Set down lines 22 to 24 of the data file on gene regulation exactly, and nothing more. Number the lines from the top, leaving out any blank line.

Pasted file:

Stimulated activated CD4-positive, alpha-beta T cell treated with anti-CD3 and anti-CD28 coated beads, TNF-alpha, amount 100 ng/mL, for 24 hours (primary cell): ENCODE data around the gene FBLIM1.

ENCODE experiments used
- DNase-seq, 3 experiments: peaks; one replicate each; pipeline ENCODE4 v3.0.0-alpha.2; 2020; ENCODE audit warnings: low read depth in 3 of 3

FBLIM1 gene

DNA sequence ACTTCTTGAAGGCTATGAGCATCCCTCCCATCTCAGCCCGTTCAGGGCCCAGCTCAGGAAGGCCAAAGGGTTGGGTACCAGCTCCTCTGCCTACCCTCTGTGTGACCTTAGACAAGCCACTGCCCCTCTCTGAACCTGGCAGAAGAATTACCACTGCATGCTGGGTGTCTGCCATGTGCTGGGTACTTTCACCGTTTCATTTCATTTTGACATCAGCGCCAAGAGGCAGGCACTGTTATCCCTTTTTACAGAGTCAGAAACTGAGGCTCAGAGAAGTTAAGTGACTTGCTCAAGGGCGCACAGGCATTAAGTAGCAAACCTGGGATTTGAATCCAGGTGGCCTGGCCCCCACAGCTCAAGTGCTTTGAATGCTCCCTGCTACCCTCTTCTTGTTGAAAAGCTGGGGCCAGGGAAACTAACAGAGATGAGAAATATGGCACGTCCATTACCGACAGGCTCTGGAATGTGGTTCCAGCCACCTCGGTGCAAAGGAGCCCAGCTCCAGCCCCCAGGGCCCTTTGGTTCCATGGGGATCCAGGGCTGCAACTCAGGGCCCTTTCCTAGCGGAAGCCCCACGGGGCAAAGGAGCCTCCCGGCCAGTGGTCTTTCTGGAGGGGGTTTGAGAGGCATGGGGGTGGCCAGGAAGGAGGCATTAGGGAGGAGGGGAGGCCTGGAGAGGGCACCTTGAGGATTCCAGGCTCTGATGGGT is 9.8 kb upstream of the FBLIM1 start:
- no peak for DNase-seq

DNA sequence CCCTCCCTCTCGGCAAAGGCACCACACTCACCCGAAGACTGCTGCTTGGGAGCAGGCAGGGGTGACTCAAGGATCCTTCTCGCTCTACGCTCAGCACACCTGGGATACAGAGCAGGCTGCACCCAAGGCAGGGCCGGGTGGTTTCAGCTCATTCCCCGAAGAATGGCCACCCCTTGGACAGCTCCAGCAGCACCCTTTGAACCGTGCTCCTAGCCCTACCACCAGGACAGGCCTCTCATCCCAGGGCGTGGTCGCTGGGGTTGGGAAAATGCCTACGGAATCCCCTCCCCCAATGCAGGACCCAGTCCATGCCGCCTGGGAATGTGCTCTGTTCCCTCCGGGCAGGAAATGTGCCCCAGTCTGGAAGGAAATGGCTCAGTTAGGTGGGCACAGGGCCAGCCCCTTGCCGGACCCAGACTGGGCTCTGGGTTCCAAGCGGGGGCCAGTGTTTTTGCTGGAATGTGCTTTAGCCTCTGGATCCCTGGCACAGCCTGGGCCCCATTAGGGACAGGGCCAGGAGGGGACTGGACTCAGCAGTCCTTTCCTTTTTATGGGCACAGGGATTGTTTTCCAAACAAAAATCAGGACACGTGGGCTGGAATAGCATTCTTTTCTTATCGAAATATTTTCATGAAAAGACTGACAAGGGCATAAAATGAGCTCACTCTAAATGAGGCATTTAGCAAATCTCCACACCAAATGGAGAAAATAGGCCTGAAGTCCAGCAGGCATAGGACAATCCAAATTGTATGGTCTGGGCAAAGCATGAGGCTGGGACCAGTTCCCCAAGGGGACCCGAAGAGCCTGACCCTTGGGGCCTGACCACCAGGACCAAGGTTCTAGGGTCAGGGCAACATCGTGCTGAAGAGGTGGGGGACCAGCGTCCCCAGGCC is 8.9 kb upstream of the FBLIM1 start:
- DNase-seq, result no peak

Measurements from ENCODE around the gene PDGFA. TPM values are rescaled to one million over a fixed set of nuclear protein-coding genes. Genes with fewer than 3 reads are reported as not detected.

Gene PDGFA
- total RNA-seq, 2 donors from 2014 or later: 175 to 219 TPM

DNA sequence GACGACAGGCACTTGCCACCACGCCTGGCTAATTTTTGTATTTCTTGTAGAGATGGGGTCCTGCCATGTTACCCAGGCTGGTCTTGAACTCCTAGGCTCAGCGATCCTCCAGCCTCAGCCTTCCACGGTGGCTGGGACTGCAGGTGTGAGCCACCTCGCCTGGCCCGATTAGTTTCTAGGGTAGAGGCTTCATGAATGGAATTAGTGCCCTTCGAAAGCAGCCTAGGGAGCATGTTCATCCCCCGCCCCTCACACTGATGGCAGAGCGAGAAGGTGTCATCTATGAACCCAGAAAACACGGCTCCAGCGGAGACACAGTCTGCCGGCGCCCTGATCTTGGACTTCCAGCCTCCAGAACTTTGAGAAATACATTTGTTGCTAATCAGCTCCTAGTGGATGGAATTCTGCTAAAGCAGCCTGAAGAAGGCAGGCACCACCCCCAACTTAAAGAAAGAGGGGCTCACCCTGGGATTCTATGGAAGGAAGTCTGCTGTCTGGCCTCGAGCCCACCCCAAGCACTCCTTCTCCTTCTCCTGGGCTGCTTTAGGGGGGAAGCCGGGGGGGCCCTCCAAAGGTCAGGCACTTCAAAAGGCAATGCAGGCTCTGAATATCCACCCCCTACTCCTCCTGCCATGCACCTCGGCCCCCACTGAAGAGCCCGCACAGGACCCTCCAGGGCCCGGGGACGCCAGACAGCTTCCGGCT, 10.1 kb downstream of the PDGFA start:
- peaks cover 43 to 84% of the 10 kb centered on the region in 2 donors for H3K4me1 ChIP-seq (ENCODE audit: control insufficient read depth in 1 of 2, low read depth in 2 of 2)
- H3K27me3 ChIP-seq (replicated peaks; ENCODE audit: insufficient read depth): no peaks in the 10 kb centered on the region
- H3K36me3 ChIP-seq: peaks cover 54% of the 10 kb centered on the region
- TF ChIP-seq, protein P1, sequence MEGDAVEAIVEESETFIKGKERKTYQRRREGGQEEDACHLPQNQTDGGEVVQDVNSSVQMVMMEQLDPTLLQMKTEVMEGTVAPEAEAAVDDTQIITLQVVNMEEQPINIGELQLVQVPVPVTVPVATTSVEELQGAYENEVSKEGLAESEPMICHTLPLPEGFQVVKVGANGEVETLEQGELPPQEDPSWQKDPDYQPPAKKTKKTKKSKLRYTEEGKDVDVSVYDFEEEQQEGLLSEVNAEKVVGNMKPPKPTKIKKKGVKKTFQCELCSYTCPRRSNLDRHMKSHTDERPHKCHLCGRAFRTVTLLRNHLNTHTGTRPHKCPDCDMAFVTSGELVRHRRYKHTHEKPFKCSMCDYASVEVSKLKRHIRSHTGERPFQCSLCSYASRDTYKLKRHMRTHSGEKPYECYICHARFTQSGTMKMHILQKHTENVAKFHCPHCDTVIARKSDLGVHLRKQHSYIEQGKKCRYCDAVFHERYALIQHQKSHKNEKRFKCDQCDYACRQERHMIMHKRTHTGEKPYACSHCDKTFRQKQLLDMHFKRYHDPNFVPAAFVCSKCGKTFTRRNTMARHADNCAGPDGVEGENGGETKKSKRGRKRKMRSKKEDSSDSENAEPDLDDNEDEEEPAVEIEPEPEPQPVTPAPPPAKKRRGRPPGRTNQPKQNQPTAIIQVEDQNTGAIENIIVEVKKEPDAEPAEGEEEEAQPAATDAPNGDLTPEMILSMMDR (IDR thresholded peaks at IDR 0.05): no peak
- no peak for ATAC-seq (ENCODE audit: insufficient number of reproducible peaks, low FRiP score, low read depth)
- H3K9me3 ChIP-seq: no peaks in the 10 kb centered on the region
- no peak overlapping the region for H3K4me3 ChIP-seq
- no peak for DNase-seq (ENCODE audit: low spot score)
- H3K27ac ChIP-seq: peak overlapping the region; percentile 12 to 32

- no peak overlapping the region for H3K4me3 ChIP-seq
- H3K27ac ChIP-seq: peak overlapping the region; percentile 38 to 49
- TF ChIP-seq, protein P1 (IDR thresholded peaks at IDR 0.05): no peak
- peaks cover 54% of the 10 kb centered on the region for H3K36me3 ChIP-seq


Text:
- no peak overlapping the region for H3K4me3 ChIP-seq
- H3K27ac ChIP-seq: peak overlapping the region; percentile 38 to 49
- TF ChIP-seq, protein P1 (IDR thresholded peaks at IDR 0.05): no peak